Cherokee Nation officials
provide a record $6.3 million to public schools during its
annual Public School Appreciation Day virtual event on April
TAHLEQUAH After a year of uncertainty due to the pandemic
and Oklahoma schools struggling to provide for students because
of it, the Cherokee Nation on April 7 provided a record $6.3 million
to 107 school districts during a virtual Public School Appreciation
The tribe has provided such funds annually since 2002 via revenue
from motor vehicle tag sales, allocating 38% to education This year
funds equated to $217.09 per student for nearly 30,000 students
who are CN citizens, though funding helps all students.
Principal Chief Chuck Hoskin Jr. spoke to school leaders about
the difficult year they faced when all Oklahoma schools were forced
to close in March 2020.
"You've gone through the worst public health crisis in generations,"
Hoskin said. "You've had to make some of the toughest decisions
of any leaders around that I know in terms of what to do with your
school on any given day during times of great uncertainty. We've
done our best to be there for you. So we'll be there with you in
the good times and tough times. But you've got a friend in the Cherokee
Most schools in the past have used funds for teacher salaries,
operations, technology or other improvements. This year most schools
are using funds to recover and respond to the effects of the pandemic
on their school systems, according to a CN press release.
Westville Public Schools in Adair County are using funds to support
COVID-19 protocols and the driver's education program.
"We have received a driver's education car, masks and PPE to help
during COVID-19, along with extra funding to help us deal with COVID,"
said Westville Superintendent Terry Heustis. "Of course, we also
receive motor vehicle tag money that has no strings attached and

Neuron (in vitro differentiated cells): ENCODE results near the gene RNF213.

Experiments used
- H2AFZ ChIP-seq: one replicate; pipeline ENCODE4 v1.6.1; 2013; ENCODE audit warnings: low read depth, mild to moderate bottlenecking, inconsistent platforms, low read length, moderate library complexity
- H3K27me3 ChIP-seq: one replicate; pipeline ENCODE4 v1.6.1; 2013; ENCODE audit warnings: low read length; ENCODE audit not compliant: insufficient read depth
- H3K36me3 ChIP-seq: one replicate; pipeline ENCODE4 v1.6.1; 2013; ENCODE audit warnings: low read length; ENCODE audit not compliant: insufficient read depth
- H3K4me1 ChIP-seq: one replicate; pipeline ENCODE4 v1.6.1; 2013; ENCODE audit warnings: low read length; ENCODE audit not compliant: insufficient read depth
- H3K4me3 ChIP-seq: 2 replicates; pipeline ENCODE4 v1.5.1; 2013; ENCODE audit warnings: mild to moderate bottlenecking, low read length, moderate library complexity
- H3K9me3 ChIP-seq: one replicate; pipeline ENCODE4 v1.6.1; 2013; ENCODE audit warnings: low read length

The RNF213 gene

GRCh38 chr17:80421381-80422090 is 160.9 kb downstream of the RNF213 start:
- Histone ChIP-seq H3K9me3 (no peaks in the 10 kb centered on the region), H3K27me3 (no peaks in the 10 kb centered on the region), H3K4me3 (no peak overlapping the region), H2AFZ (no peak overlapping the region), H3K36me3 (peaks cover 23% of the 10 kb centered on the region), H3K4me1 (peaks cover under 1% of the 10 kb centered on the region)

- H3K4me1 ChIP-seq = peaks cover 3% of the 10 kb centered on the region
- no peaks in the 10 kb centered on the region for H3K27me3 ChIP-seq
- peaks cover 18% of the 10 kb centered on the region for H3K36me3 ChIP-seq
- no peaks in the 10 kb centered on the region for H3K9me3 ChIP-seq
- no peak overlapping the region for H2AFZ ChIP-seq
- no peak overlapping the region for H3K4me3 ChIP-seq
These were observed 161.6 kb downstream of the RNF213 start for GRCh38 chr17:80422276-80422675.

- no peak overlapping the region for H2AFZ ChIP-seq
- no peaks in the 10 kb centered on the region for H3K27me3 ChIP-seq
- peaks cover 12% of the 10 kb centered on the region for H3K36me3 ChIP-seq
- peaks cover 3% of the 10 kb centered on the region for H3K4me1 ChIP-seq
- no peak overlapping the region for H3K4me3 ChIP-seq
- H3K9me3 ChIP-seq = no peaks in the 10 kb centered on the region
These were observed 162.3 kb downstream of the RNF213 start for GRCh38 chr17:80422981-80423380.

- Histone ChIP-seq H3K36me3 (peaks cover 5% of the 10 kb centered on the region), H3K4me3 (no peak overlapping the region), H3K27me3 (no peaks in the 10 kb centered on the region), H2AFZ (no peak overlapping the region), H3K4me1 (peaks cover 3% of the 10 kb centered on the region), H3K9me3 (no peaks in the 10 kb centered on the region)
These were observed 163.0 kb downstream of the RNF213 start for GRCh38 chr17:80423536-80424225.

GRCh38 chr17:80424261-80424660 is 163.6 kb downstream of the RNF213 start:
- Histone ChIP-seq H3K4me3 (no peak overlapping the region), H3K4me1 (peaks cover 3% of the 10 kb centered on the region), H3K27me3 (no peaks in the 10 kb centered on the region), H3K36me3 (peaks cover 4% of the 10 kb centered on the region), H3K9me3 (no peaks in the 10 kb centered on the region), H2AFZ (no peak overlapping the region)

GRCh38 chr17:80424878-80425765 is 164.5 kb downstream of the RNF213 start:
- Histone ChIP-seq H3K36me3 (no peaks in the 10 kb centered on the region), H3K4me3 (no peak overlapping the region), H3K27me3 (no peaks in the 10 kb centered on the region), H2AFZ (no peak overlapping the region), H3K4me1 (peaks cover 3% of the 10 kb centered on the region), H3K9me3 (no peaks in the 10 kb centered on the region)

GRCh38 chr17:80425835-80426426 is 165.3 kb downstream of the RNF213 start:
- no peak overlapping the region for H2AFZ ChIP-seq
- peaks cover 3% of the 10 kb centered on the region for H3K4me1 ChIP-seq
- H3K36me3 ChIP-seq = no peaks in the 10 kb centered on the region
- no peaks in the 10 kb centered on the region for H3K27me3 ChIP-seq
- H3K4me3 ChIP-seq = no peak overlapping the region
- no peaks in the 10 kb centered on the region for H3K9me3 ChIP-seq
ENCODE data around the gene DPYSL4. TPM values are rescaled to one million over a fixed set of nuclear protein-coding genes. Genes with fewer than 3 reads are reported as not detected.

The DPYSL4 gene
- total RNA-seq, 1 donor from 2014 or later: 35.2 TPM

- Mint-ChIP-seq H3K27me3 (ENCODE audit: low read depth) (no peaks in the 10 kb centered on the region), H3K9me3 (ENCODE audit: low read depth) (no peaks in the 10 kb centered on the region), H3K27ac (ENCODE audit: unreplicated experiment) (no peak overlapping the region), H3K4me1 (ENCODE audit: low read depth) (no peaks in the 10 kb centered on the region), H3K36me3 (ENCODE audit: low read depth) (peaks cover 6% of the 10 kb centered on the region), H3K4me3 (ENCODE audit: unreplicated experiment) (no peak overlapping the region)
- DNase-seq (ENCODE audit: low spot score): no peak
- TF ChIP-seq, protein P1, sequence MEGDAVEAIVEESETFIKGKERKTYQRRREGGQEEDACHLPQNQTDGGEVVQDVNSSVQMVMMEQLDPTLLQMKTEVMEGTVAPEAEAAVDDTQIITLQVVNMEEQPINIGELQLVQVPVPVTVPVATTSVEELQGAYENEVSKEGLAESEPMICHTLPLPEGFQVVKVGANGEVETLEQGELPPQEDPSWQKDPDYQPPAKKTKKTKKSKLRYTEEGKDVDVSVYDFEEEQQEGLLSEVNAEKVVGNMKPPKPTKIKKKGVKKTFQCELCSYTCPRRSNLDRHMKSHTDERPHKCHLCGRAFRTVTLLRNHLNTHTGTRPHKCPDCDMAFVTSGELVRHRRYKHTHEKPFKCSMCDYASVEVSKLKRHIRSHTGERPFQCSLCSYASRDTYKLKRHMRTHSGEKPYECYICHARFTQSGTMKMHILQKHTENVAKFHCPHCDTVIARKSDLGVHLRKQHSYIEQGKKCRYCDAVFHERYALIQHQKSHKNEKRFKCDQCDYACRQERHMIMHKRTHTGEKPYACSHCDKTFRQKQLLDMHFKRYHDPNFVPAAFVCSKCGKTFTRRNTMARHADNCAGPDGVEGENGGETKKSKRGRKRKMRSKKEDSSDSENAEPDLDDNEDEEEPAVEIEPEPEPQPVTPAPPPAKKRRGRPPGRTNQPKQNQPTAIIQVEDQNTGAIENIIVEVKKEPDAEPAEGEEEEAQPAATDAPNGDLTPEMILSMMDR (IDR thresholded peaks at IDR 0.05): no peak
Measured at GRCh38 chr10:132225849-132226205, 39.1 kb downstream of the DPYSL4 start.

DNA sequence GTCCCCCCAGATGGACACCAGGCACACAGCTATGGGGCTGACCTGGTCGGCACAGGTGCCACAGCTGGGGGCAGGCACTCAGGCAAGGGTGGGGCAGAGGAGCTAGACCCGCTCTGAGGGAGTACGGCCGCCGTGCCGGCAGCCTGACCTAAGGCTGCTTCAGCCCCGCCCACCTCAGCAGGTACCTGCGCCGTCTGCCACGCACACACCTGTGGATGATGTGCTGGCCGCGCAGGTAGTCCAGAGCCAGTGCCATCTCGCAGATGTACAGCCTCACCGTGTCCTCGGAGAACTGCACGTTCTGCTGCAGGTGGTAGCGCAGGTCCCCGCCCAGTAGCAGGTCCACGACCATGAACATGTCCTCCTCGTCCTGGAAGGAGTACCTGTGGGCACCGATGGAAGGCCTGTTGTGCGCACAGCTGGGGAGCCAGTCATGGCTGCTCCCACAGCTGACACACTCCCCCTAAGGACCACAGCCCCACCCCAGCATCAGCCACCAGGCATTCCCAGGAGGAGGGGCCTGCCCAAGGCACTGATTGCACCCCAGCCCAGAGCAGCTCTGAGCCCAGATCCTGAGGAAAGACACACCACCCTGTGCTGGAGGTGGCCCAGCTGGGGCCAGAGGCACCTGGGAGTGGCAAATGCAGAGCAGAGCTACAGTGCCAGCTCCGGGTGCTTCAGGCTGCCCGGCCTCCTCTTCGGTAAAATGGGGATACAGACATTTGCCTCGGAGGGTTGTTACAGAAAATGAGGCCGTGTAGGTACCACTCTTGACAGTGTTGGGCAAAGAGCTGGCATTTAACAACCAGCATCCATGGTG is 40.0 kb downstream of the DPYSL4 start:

we have used it in multiple ways over the years. It always comes
when we need an extra hand."
Sand Springs Schools are using funds to enhance technological capabilities
"The Cherokee Nation's generosity has enabled our district to enhance
our capability to provide mobile devices to all students and to
provide support for connectivity. This is helping us address inequities
that exist among our students," said Sand Springs Superintendent
In 2020, the CN Tax Commission also had to work through hard times
to provide services to CN citizens so that motor vehicle tag sales
could continue, including mail-in and online sales and renewals.
"We get an abundance of mail that comes in, which is something
that we figured when we were closed during COVID how difficult it
was with all of that coming in," said Tax Commission Administrator
Sharon Swepston. "I want to thank my staff for all of their hard
work over this past year. I know it has been very trying in some
instances but they have pulled together as a team and they have
done very well and I just appreciate so much all of the hard work
that they do."
CN Executive Director of Education Corey Bunch announced that the
CN will also begin offering virtual tutoring services for students
in the tribe's reservation in grades k-12.
"We've had many parents, many educators, many school leaders reach
out to us about some of the learning losses taking place because
of the pandemic," Bunch said. "We're excited to announce that we
have just entered into a contract with Varsity Tutors, which is
a company that has created a digital platform to provide tutoring
services, instructors and experts in the education field to connect
one on one with students."
Per County Funding
An info graph shows how
much per county the Cherokee Nation has funded public schools
during its annual Public School Appreciation day.